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23 - 25 APRIL 2024 • NEC • BIRMINGHAM • UK
16 February 2024
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Hydrogen to the fore as van fleets flag up electric problems

Fleet professionals consider hydrogen for vans due to electric vehicle issues, with interest sparked by the Vauxhall Vivaro-e Hydrogen van.

Hydrogen

The Association of Fleet Professionals has flagged up so many problems running electric vans that it says some members are now taking a serious look at hydrogen as a zero-emission fuel option.

The issues they have include the range and payloads of the currently available vans, while poor towing ability is also a concern.

The development which has sparked the renewed interest in the fuel is the forthcoming arrival of the Vauxhall Vivaro-e Hydrogen van in the UK, which offers a 249-mile range, the ability to be refuelled in three minutes and a price of just over £32,000.

Elsewhere, Wales and West Utilities has announced it will begin trials with First Hydrogen’s fuel-cell van before the end of the month. Paul Hollick, chair of AFP, said:

Ever since I’ve been involved in the fleet industry, hydrogen has been the ‘five years from now’ solution for zero emissions. Historically, it has never been quite ready for adoption and the promise it represents of almost compromise-free travel never quite materialises.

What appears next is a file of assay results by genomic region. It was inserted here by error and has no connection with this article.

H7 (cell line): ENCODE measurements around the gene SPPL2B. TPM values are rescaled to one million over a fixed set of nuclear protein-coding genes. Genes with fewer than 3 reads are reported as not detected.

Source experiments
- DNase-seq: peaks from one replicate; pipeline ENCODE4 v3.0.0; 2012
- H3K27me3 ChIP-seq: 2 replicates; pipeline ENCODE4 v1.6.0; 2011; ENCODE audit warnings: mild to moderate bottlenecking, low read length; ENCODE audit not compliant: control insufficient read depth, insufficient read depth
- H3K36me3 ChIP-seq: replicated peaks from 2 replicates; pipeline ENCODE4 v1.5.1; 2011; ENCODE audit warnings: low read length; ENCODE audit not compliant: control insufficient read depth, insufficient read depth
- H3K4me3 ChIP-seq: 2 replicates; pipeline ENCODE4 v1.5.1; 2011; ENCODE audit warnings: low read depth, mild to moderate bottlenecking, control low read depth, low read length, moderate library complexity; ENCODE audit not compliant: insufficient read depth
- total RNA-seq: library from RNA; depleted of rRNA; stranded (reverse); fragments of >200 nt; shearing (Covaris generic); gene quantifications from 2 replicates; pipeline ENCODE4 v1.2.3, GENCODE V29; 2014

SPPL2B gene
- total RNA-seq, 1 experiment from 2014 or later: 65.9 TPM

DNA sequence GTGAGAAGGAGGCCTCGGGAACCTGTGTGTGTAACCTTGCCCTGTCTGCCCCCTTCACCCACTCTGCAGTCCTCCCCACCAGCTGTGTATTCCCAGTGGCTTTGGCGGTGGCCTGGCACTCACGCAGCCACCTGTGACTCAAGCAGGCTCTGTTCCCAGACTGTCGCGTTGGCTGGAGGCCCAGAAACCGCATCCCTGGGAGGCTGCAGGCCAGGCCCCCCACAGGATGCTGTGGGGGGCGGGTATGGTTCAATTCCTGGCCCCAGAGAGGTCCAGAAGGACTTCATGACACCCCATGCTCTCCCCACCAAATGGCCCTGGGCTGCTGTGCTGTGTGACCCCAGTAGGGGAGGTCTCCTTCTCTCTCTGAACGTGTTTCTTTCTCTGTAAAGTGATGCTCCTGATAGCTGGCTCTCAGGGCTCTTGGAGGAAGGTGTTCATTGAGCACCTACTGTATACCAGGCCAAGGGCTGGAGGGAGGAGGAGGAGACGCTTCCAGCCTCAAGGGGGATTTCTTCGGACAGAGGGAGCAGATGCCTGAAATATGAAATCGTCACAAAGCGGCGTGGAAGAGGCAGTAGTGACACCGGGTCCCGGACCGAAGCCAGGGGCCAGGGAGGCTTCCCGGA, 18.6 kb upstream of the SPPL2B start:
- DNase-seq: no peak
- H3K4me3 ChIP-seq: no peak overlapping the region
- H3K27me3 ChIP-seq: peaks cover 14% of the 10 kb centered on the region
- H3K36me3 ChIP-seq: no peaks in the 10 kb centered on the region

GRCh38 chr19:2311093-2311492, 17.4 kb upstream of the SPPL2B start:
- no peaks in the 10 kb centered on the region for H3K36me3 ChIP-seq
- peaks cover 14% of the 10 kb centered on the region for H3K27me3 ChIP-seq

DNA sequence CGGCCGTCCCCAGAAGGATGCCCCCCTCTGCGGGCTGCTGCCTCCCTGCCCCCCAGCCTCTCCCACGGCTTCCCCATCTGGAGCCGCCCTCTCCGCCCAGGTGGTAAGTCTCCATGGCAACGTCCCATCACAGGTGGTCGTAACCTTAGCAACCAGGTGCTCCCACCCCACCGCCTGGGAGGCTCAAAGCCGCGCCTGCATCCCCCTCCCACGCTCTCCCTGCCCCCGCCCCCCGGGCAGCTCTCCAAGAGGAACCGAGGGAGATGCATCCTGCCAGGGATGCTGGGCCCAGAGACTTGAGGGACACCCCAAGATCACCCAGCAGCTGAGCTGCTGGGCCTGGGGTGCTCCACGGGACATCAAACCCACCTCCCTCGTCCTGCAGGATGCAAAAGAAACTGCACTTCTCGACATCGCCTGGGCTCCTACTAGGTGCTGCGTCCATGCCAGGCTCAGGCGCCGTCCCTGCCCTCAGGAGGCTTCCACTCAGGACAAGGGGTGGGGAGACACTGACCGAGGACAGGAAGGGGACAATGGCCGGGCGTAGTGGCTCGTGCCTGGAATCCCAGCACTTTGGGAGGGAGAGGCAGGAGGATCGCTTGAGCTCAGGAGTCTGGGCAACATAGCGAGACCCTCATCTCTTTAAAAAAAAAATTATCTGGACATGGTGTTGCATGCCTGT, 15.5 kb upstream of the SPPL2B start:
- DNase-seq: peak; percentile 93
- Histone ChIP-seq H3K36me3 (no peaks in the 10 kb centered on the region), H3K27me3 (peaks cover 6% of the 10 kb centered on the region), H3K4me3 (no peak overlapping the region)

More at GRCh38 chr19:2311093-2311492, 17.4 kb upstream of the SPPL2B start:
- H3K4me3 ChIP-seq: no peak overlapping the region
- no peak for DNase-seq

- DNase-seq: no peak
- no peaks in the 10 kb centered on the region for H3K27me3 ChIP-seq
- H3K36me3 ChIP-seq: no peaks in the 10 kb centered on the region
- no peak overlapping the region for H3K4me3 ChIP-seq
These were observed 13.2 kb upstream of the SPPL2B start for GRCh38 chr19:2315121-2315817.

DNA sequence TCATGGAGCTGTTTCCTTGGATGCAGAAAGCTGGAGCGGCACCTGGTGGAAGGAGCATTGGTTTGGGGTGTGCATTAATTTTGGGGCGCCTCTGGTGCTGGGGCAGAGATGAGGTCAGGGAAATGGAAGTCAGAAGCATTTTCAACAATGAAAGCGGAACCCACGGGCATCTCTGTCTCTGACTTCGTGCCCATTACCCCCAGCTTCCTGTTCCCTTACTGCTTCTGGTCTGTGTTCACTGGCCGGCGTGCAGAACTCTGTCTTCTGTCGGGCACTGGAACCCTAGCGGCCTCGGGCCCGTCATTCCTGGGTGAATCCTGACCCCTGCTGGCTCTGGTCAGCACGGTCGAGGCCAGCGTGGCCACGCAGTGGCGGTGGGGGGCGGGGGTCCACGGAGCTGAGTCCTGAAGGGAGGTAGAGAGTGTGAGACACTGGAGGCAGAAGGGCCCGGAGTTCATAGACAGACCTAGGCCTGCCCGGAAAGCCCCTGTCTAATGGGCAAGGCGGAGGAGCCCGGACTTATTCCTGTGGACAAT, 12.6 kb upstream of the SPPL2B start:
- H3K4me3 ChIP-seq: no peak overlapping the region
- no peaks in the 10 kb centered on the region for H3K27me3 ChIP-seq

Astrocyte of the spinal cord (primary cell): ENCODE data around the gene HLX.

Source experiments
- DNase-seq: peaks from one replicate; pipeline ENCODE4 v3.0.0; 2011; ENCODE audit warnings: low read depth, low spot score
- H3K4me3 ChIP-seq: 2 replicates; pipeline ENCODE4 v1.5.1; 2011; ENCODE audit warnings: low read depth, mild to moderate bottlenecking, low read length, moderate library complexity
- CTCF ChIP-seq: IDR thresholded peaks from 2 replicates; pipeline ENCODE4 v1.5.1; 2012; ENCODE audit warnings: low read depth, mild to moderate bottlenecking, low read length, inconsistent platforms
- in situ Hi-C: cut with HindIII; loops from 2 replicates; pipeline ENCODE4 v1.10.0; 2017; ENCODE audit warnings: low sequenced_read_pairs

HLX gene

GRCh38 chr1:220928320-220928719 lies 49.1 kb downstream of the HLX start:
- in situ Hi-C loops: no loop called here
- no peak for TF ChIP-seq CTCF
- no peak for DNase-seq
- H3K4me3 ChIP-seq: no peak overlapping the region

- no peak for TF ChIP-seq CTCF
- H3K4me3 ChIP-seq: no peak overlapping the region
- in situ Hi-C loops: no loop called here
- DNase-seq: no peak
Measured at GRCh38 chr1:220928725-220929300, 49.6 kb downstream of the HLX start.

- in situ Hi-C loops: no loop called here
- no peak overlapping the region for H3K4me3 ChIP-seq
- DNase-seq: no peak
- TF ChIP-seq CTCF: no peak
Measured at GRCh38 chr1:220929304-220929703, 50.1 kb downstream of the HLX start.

Now, however, we are seeing a handful of fleet managers – all van operators – starting to take hydrogen seriously. That doesn’t mean that the many complications surrounding hydrogen have gone away. For example, clean production of the fuel – known as green hydrogen – remains expensive, while there are probably fewer than 15 public stations across the UK. These facts in themselves present fleets with some very real, day-to-day problems to solve.

Critics of hydrogen point to its weaknesses, which include a lack of refuelling infrastructure and the high cost of producing green hydrogen. The lack of places to refuel could require fleets to construct their own hydrogen bunkering facilities to ensure supply, said Hollick. In order for hydrogen to become a serious national option in the UK, it needs substantial government backing similar to the kind seen in Germany, he added.

He said:

That means both support for the purchase of new vehicles and the creation of a viable national network of green hydrogen stationsOur view is that when it comes to early adoption, as with electric vehicles, production availability and technology tends to follow the places where there are incentives. However, that just doesn’t look like it’s happening in the UK in any meaningful way, certainly under the current government.

End

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